In line with the CRRF approach, RRP partners and the Government will focus on expanding protection for refugees and promoting solutions including socioeconomic inclusion of both refugees and the host community and peaceful coexistence. The key needs highlighted in all participatory consultations include: provision of efficient and effective emergency life-saving activities, expanding risk management activities and ensuring accountability in the response, enhancing protection response, adopting an area-based development approach for refugees and host communities, strengthening capacity of national service providers, promoting access to livelihoods and education programmes, implementing efficient mechanisms for shifting from blanket to targeted assistance, and expanding the community-based engagement strategy in Kalobeyei. RRP partners will continue to focus on the provision of transitional shelters and non-food items (NFIs), stabilisation of malnourished or critically-ill refugees and the provision of accelerated learning programmes. There is also a need for conducting border monitoring, registration and provision of documentation for refugees and asylum-seekers as well as ensuring timely identification of and response to refugees with protection risks. The ongoing complexity of protection concerns like early marriage and the risk of abduction of girls for the purpose of forced marriage is increasing.
Investment in risk management and ensuring accountability of the response is another key area. This can be achieved through expanding the use of innovative tools that allow refugees to monitor services delivery, increasing awareness of fraud and sexual exploitation and abuse among refugees, allow refugees to access their personal data and seek services from RRP partners through for example, the Kiosk for Access Service and Information( KASI) system and expand the use of the Application for Integration Management (AIM) for Protection and Solutions system to facilitate the resettlement processes, and the use of the WhatsApp communication tree. In addition to using innovative tools there is a need to increase RRP partners presence in the field, train staff in protection against sexual exploitation and abuse, improve effective reporting mechanisms, and enhance inter-agency coordination.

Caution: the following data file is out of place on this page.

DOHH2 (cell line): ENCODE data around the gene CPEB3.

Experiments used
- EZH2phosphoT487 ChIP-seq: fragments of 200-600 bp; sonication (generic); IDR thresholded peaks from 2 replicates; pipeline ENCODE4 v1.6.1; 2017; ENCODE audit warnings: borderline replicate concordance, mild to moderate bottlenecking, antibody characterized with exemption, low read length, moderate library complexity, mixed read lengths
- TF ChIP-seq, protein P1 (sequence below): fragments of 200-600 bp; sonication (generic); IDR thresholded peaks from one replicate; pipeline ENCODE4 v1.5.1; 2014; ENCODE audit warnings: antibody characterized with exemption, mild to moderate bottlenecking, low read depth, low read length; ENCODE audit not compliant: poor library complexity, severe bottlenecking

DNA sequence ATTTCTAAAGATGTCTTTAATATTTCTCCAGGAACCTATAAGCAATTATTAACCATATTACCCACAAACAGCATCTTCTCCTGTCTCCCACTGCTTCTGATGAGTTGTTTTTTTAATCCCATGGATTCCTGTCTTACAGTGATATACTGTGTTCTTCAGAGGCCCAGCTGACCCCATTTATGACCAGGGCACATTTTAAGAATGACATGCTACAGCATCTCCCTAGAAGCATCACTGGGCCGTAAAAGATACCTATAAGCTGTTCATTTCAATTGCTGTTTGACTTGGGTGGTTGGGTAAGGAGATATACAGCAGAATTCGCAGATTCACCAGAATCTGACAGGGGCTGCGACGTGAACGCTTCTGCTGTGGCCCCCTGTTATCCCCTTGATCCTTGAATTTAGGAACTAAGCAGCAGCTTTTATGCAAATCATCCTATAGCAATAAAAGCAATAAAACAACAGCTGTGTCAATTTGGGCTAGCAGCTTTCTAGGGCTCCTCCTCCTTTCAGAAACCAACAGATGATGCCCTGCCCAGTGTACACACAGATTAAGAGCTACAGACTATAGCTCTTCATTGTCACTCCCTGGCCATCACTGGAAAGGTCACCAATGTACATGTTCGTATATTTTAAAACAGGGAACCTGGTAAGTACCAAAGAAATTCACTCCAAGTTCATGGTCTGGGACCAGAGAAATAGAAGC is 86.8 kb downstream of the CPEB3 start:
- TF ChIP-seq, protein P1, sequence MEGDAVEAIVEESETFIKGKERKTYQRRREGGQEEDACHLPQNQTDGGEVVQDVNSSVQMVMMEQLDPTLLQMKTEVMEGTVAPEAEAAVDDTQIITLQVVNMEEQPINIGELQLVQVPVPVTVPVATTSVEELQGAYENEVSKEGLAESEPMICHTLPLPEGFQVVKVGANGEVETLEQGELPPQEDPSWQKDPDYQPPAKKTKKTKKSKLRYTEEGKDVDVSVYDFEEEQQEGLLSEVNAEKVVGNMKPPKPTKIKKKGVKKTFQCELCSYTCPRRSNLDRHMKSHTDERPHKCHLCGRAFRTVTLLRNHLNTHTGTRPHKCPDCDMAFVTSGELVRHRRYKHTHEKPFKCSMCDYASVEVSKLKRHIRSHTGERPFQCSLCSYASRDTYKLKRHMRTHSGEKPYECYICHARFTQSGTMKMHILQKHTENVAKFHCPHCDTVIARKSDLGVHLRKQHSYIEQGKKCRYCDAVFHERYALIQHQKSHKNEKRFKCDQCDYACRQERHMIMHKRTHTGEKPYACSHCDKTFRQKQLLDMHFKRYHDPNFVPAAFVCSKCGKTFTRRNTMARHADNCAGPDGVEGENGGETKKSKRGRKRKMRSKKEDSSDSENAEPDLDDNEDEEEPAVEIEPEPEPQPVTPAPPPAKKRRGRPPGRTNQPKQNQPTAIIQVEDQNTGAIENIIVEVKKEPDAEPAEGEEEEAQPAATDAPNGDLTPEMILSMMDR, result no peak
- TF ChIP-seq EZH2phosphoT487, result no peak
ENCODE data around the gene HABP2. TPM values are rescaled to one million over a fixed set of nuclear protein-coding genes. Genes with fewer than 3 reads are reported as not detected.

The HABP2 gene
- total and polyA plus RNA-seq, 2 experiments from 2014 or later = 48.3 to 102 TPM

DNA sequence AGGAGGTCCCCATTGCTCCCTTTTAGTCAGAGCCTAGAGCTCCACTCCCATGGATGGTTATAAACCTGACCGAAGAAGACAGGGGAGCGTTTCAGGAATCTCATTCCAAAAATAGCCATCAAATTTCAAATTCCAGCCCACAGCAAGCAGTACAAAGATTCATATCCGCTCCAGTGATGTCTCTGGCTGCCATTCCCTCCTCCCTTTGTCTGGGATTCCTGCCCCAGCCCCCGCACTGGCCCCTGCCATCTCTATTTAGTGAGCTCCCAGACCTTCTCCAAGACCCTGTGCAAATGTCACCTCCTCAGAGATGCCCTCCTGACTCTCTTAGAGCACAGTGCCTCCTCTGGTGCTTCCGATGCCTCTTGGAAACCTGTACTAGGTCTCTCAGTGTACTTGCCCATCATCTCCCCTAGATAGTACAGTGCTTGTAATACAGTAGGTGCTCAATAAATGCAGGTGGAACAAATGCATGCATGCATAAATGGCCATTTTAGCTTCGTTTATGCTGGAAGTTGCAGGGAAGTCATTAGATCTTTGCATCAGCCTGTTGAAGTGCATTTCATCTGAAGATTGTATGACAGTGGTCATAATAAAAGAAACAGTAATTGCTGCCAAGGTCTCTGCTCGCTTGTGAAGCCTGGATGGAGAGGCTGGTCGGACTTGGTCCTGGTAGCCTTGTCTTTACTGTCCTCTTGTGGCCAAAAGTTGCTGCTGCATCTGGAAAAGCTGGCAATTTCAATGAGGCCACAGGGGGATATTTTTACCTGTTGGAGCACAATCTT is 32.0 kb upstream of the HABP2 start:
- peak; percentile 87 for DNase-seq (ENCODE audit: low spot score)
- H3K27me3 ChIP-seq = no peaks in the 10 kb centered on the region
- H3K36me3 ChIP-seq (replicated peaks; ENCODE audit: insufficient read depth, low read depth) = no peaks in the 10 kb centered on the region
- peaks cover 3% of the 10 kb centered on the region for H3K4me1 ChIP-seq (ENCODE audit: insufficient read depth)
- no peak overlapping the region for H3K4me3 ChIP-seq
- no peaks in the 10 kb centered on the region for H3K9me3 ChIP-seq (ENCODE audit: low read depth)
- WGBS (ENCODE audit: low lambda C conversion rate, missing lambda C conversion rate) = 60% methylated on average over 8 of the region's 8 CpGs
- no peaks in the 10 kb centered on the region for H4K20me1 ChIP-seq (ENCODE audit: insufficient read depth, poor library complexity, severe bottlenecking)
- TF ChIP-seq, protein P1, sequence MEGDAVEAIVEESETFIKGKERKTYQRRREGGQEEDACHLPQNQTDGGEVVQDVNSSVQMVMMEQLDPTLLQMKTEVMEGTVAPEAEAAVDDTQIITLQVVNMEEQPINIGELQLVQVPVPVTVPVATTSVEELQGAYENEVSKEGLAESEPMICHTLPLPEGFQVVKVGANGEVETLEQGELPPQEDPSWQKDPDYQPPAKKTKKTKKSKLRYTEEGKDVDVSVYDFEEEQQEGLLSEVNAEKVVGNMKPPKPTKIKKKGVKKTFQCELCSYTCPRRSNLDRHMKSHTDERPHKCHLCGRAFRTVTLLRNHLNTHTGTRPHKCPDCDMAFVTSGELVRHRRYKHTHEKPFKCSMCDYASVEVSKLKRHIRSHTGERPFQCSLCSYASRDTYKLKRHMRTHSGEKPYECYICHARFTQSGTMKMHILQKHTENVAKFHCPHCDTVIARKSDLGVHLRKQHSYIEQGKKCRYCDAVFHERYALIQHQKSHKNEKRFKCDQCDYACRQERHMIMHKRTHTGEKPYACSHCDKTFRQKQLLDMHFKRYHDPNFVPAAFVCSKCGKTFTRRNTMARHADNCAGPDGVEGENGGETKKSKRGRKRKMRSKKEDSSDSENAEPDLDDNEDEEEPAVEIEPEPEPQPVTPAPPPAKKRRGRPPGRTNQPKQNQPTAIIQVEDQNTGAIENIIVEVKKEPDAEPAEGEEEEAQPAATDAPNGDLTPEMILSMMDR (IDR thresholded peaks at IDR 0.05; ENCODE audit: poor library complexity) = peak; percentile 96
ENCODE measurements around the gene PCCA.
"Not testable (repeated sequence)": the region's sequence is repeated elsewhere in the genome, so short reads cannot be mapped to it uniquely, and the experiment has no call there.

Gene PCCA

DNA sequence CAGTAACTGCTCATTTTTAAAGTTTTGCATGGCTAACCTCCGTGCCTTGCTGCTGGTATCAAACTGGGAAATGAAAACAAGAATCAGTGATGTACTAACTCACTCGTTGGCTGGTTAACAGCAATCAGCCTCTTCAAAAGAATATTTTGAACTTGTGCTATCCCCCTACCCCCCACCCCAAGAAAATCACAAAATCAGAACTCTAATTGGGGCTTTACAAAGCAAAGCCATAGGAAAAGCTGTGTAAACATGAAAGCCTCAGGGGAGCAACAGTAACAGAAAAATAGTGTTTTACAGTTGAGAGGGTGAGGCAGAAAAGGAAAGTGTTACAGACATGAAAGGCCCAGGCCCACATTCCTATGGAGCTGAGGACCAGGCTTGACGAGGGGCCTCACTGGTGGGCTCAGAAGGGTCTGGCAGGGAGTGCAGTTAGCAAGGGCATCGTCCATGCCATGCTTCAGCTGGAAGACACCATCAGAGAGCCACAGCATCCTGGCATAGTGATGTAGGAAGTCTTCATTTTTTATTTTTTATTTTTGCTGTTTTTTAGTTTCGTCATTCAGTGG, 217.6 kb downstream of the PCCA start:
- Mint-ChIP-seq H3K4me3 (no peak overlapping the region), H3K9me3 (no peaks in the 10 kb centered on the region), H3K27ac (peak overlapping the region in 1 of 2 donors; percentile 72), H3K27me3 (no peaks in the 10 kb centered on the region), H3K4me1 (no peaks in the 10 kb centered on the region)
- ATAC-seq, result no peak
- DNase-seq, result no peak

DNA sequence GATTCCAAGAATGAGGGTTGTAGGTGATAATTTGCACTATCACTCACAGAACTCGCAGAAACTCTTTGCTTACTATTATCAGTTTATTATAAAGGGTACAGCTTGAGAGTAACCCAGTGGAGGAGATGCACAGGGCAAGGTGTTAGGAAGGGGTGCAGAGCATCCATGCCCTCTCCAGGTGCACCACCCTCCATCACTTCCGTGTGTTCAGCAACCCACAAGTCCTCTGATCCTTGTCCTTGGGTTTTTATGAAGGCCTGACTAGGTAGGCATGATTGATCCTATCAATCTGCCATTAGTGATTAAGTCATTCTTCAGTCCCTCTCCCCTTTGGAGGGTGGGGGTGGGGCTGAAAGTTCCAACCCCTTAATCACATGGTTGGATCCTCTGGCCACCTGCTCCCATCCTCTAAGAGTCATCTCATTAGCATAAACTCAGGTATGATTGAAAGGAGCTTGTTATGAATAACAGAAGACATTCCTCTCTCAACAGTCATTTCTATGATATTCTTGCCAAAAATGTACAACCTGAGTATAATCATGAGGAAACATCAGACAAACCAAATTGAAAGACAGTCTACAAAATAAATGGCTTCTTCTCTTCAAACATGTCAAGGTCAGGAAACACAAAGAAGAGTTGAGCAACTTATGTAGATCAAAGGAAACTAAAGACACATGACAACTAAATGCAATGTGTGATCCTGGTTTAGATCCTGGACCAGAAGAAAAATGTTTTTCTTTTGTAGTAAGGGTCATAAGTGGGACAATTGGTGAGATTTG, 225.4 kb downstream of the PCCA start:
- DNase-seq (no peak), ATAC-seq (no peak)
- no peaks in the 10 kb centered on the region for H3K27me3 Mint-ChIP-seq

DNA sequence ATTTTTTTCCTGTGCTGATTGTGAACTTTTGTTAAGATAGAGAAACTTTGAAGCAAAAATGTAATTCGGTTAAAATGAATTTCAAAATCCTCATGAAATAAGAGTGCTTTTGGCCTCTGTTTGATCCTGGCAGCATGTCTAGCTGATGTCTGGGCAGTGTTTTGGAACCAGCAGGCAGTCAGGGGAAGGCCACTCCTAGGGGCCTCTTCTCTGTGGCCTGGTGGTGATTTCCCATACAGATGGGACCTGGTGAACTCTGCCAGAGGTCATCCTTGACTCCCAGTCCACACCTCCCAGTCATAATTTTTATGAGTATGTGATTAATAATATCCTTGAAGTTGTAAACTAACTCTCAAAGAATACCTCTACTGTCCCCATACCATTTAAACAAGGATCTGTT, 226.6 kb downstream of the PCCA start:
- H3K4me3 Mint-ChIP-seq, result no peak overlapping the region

There is a need to continue with the strategy among RRP partners to adopt an area-based development approach, benefiting both refugees and host community, in line with the Kalobeyei Integrated Socio-economic Development Programme (KISEDP) and the Turkana County Integrated Development Plan (CIDP) and expand the engagement of development actors and the private sector.RRP partners will have to continue to support the capacity building of national service providers. This will strengthen the integrity of work processes and expand the use of innovative solutions, improve inter-agency coordination mechanisms, reinforce government relations, and generate a stronger platform for implementing the KISEDP. Analysis shows that there is a need for RRP partners to double their efforts to ensure the availability of key services such as health, education and water for both refugees and host communities, advocate for development of large-scale renewable energy solutions and solar farms, construct water dams and pans to increase the water availability, and advocate for legal framework to allow for increased mobility and access to work for refugees.
Another area requiring intervention is in terms of the need to further build the human and financial capital of the refugees and host community. This will require RRP partners to continue to advocate for refugees to be seen as economic agents, further expand livelihoods programmes through improving data-driven programming, promote business development and vocational training, entrepreneurship training, and job creation. Tertiary education opportunities must be expanded through the establishment of the university hub involving more than ten universities from different countries offering bachelor degrees and diplomas using often blended learning methodologies. There is a need for socio-economic surveys to inform welfare prediction models. Refugees with increased expenditure levels need to be identified and efforts must be made to graduate them from reliance on humanitarian assistance.
A new community engagement strategy needs to be implemented through the increased use of community based organisations (CBOs) for the delivery of certain services, further expanding the use of cash-based interventions (CBI) for shelter, NFI and WASH sectors.
SGBV protection responses to survivors needs to be scaled up as well as the implementation of safe schools projects. The response must focus on reducing its footprint in areas where refugees are willing to engage.
There must be increased focus on promoting engagement with diaspora, further promoting resettlement and complementary pathways focusing on labour mobility and family reunification.